So, the decompression dive! A fun day out, which began by trying on the Siebe-Gorman deep-sea commercial diving gear. This is the big brass helmet that everyone pictures when you say "deep sea diving", and was used by the Royal Navy until around 1980. There is a excellent reason they don't use it any more; it's incredibly heavy. The whole deep-sea rig, including weighed boots and ballast, weighs around two and a half stone more than I do. (For comparison, my usual scuba gear weighs about a third what I do.)
Commercial diving helmets are known as "hats", and it was quite fascinating being given a tour around the equipment, until the time came to get into it. I'm sure regular commercial gear is also pretty heavy, but with this you basically put it on and go in the water, just to get the weight off your shoulders. It was fun, and I'm glad I did it, but my dive log entry reads "Give me scuba any day!" At the end of the dive, the instructors gave us instructions for the decompression "dive"; interrupt the instructor a lot, and take a balloon in. (A balloon blown up at the "deepest" point of a chamber dive will explode as the pressure decreases on the way back up again, making a bang and getting bits of rubber all over the inside of the camber.)
Onwards to the decompression chamber. I don't know what you may be picturing, but try picturing a big metal cyclinder on legs in someone's basement, and you've pretty much got it. (Surrounded, for some reasons, by pictures of pin-up girls. Apparently Scubapro used to think "naked tits" were what they needed to use to sell dive gear back in the day; thank God we've moved on - a bit.) The chamber looks so small, you cannot imagine one person fitting in, but five of us managed to sit next to each other.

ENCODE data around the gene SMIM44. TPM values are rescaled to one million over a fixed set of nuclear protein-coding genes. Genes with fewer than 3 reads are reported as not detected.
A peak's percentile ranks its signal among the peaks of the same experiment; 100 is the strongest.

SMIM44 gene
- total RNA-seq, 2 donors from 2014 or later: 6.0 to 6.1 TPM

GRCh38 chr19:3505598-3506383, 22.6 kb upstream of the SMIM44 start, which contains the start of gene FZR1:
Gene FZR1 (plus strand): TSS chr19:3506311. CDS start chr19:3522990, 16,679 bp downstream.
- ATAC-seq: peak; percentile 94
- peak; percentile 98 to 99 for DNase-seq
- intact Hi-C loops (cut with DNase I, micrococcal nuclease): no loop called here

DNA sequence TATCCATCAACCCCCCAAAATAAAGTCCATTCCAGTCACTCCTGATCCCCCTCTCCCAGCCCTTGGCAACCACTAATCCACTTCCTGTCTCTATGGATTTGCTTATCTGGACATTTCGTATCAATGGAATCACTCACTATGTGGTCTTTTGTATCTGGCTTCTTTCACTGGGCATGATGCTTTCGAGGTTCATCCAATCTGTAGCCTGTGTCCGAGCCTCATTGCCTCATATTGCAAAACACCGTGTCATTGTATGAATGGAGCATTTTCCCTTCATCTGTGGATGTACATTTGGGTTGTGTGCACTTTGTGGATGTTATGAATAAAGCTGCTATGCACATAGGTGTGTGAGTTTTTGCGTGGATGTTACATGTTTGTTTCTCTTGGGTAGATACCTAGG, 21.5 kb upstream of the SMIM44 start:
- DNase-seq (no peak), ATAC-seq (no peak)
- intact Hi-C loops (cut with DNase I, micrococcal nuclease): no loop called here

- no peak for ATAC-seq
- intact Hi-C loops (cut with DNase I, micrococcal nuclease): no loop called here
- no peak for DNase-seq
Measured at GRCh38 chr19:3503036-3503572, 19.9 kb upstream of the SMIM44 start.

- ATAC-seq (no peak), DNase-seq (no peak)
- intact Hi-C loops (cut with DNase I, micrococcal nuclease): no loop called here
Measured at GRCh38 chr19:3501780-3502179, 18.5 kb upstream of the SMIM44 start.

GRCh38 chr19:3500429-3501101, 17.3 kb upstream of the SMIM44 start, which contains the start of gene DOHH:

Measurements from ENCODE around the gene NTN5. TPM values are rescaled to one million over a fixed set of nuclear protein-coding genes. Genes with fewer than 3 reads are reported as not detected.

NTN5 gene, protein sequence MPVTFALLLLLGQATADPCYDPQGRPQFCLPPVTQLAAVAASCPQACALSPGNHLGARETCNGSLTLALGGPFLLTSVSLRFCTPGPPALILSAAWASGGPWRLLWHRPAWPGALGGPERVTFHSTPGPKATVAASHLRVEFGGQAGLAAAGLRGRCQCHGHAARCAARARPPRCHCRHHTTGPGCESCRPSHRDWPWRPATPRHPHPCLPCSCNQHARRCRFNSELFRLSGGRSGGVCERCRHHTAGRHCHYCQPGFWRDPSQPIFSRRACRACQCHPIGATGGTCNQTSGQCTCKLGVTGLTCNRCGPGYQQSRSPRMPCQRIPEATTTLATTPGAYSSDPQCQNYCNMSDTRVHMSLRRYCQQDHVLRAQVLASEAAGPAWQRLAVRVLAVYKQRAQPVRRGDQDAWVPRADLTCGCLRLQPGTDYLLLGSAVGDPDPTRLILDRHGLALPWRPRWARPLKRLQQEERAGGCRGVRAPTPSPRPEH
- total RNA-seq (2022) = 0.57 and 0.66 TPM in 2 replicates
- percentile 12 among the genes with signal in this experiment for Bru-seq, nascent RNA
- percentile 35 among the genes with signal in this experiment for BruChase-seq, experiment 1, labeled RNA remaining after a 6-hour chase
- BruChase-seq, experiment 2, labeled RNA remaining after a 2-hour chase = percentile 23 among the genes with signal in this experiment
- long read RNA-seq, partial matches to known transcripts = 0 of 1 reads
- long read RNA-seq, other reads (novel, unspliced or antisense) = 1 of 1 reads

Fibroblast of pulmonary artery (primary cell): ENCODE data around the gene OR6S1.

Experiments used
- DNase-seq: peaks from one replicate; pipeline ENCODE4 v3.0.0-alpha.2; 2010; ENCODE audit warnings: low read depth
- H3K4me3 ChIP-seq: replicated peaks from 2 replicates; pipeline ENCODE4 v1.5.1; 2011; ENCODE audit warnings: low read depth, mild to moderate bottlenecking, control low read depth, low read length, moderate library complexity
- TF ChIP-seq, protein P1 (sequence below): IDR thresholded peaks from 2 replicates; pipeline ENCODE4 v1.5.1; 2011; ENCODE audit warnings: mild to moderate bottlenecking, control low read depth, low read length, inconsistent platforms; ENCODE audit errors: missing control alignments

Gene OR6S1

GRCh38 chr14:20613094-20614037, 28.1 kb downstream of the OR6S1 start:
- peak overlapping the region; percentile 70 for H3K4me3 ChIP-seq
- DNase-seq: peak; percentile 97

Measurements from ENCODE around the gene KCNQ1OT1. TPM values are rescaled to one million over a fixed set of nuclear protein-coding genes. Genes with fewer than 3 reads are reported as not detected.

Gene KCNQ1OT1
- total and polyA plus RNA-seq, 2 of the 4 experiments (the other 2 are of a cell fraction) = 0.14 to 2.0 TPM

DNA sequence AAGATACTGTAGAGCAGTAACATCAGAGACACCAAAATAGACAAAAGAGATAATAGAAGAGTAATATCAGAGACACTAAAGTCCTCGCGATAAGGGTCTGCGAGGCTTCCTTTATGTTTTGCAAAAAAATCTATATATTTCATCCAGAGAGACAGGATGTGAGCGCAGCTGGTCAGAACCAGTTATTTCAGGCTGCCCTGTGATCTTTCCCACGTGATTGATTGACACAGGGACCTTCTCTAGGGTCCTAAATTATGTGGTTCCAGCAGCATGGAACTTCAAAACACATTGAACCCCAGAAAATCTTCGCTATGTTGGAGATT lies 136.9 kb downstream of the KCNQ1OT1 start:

A "chamber dive" involves sitting in a decompression chamber whilst the air pressure inside is increased to the equivalent of a 50m deep dive in water (beyond the recreational limit). This allows you to experience the narcosis you get at this level; nitrogen breathed under increased pressure makes you feel drunk. The chamber attendent then decreases the air pressure, including two decompression "stops" on the way "up", and at some point, the balloon goes bang. This is a useful experience to have for two reasons; 1) it gives you the experience of the narcosis you get when diving to 50m, and the sensation of being unable to "surface" (or leave the chamber) until the dive concludes, and 2) you get to experience what chamber treatment is like, which is good since it's the standard treatment for decompression injuries sustained when diving.
I was expecting to be nervous, but the dive was, actually, very good fun. Probably it's the narcosis, but we had a whale of a time. Except for the attendent, who spoke through the chamber's radio in tones of deep resignation "Can you pick up all the pieces of the balloon on the way out, please."